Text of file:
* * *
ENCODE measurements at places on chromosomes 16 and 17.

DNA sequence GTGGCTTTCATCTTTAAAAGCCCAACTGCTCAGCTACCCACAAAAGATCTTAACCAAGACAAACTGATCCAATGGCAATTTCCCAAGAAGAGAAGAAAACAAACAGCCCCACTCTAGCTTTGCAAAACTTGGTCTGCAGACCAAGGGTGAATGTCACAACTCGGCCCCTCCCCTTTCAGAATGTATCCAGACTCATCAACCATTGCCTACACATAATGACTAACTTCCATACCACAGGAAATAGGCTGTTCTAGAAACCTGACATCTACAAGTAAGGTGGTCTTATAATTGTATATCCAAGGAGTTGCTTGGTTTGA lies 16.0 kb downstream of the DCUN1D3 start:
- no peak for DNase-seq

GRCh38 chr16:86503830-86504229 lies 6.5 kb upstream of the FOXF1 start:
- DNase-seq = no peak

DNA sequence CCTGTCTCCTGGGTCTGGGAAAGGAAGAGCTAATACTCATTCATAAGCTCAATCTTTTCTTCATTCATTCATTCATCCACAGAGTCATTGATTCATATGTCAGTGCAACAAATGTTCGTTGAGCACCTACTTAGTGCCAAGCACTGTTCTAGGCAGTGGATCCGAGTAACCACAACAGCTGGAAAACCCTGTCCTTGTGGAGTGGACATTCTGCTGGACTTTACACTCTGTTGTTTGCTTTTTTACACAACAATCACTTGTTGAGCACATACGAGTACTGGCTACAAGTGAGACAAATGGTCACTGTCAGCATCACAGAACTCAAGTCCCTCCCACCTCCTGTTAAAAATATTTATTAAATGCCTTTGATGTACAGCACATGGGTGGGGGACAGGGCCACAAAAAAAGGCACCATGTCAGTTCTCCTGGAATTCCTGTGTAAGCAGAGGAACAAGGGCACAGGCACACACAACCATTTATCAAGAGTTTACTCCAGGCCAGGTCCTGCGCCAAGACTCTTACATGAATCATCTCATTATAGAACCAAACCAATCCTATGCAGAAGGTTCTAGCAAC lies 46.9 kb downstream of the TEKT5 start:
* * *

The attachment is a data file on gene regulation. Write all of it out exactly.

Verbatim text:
ENCODE measurements at places on chromosomes 16 and 17.

DNA sequence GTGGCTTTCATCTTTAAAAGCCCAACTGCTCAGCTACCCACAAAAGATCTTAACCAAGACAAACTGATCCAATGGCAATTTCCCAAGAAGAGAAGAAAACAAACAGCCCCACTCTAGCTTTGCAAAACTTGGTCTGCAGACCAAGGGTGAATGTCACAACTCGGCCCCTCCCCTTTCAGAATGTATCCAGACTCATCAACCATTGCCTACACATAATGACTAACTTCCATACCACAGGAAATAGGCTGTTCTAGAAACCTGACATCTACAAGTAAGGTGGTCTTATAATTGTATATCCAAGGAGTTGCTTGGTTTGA lies 16.0 kb downstream of the DCUN1D3 start:
- no peak for DNase-seq

GRCh38 chr16:86503830-86504229 lies 6.5 kb upstream of the FOXF1 start:
- DNase-seq = no peak

DNA sequence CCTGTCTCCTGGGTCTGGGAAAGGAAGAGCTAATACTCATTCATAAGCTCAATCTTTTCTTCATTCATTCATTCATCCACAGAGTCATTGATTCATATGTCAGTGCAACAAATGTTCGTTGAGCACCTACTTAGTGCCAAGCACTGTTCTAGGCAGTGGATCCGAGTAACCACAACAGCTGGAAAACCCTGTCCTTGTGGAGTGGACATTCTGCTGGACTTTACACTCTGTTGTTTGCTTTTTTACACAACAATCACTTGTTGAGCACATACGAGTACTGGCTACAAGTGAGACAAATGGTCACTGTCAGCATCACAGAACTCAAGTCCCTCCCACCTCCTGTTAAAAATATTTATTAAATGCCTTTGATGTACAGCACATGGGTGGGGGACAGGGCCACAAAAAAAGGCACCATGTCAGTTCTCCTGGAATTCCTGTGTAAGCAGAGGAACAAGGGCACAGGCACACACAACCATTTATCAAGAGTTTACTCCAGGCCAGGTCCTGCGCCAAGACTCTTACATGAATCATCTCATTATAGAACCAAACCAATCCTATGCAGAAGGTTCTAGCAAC lies 46.9 kb downstream of the TEKT5 start: